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    Testimony

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    Statement by
    H. Westley Clark, J.D., M.D., M.P.H.
    Director, Center for Substance Abuse Treatment, Substance Abuse and Mental Health Services Administration
    on
    The Treatment of OxyContin® Addiction and the Prevention of Further Drug Abuse
    before the
    Senate Committee on Health, Education, Labor, and Pensions

    February 12, 2002

    Mr. Chairman, I am grateful for the opportunity to address this Committee regarding the treatment of OxyContin® addiction and the prevention of further drug abuse through effective medical interventions for addiction to OxyContin and other prescription and non-prescription opioids. Before delivering my remarks on this very important and timely topic, I would like to thank the Committee for its attention to this issue, and for your recognition of the importance of addiction treatment in the drug abuse equation, that you demonstrate by today's invitation to the Substance Abuse and Mental Health Services Administration (SAMHSA).

    As you know, SAMHSA is the lead federal agency for improving the quality and availability of substance abuse prevention, addiction treatment and mental health services in the United States. CSAT, the Center which I have the privilege of directing, has both funding authority and certain key regulatory responsibilities that will play a central role in the national response to abuse of and addiction with OxyContin and the many other prescription analgesics which can be abused by Americans in the grip of opioid addiction. In diverting and abusing opioids, these addicted Americans hurt not only themselves, their families and those around them, but they also hurt the pain patients, who have ongoing needs for these medications, and for whom these medications sustain life and improve function, rather than endangering life and destroying function, as they do in the untreated disease of opioid addiction. I have worked as a physician for many years in this area of practice, and have published on the use of opioids in the treatment of chronic pain and on the assessment of addiction in that setting.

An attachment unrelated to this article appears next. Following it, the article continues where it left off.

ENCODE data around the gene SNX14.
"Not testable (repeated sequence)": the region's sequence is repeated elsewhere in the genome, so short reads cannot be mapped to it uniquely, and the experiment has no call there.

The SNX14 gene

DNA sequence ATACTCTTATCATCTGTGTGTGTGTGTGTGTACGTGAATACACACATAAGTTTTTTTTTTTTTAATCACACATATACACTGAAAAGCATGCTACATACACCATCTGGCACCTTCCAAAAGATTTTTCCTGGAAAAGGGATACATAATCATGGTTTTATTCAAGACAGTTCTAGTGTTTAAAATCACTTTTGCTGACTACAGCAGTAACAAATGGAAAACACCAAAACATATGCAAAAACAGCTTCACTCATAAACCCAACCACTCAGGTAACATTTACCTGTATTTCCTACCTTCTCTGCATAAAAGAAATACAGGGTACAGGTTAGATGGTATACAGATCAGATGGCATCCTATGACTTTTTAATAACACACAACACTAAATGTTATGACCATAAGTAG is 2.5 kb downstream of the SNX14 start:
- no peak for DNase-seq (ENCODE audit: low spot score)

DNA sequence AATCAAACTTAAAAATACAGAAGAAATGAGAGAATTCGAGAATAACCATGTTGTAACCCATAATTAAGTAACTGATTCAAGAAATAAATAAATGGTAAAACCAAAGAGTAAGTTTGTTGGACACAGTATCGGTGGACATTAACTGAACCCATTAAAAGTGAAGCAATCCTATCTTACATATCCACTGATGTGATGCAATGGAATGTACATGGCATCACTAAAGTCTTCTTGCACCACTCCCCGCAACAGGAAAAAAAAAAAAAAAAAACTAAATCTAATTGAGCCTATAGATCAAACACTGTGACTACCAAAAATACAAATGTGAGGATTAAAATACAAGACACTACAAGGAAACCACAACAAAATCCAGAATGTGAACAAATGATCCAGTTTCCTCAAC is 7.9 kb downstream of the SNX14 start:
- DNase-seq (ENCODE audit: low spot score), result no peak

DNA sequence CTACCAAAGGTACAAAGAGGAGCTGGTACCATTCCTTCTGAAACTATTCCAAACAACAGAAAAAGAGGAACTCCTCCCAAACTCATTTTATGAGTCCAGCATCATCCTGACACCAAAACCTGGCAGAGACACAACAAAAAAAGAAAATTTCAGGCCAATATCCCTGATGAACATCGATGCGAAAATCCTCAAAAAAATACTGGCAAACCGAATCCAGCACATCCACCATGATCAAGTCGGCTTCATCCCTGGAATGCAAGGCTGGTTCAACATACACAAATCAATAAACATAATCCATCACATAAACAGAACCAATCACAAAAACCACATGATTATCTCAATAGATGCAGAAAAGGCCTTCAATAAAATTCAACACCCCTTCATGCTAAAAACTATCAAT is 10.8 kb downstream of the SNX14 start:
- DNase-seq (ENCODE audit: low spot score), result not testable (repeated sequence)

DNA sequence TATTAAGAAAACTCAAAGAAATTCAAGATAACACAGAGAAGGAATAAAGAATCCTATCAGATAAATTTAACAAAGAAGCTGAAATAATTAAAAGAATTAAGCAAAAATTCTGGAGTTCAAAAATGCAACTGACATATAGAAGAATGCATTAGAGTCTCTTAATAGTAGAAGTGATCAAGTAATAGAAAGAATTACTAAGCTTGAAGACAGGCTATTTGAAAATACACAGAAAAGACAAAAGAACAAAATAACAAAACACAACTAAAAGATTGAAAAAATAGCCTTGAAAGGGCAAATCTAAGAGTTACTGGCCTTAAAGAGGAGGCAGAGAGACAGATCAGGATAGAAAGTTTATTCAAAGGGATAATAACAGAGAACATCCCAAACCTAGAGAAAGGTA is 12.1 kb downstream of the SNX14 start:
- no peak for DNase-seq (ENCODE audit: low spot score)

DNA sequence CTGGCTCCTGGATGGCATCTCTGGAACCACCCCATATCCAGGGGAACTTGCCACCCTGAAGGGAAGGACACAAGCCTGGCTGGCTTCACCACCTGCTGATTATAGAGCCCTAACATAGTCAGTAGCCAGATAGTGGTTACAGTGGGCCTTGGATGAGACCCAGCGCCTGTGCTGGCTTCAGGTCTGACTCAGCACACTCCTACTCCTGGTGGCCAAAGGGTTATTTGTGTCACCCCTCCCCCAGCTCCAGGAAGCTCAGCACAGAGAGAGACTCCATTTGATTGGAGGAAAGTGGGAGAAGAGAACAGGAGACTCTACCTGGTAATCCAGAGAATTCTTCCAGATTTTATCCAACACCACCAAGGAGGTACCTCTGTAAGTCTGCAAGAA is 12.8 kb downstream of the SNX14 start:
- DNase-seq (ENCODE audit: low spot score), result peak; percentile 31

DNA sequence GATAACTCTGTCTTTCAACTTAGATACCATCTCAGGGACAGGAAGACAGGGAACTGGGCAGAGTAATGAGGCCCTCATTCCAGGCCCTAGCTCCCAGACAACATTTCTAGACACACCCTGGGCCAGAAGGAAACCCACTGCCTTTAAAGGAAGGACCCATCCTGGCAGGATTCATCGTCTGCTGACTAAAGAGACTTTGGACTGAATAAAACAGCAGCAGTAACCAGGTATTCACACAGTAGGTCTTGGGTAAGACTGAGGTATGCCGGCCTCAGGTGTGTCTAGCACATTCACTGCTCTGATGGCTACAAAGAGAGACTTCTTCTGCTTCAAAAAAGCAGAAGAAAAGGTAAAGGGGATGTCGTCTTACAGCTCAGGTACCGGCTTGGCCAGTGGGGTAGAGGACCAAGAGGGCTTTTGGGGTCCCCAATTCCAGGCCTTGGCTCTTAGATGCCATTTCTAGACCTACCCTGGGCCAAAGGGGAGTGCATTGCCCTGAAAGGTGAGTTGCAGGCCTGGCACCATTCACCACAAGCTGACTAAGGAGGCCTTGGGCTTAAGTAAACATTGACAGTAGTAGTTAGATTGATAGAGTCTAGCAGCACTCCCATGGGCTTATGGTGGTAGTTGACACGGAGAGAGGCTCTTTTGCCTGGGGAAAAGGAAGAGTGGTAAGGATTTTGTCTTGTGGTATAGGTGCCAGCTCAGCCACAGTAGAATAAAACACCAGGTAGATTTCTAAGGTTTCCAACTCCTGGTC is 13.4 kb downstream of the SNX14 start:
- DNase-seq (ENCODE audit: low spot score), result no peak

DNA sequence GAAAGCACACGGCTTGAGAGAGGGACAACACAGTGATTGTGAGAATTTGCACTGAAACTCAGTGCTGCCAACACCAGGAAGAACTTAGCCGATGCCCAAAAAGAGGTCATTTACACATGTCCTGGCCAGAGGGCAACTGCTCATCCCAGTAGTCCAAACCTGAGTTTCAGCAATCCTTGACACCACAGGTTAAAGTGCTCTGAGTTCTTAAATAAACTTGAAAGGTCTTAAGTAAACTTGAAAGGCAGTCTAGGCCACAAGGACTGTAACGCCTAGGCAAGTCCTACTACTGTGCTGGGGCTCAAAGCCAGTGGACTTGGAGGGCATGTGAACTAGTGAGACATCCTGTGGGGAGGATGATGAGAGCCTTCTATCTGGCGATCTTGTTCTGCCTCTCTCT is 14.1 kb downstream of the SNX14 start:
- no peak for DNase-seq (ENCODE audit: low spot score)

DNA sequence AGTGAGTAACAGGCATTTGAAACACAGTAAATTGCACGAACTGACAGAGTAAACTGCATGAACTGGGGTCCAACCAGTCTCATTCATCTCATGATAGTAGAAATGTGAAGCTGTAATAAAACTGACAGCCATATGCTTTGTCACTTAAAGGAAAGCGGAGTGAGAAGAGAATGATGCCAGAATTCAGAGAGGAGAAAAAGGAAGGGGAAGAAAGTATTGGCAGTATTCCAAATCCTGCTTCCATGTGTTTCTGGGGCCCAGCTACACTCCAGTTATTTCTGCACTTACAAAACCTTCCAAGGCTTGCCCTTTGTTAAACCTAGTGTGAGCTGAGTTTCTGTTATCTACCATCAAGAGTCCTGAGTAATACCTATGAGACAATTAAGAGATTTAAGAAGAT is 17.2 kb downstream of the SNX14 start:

Most people who take OxyContin and other prescription opioids, as prescribed, do not become addicted. With prolonged use of opioids, however, pain patients often do become tolerant, that is, require larger doses, although this does typically reach a plateau, which can vary markedly between different patients and different pain conditions. Chronic pain patients can also become physically dependent on their medications. However, most patients who receive opioids for pain, even those undergoing long-term therapy, do not become addicted to these drugs.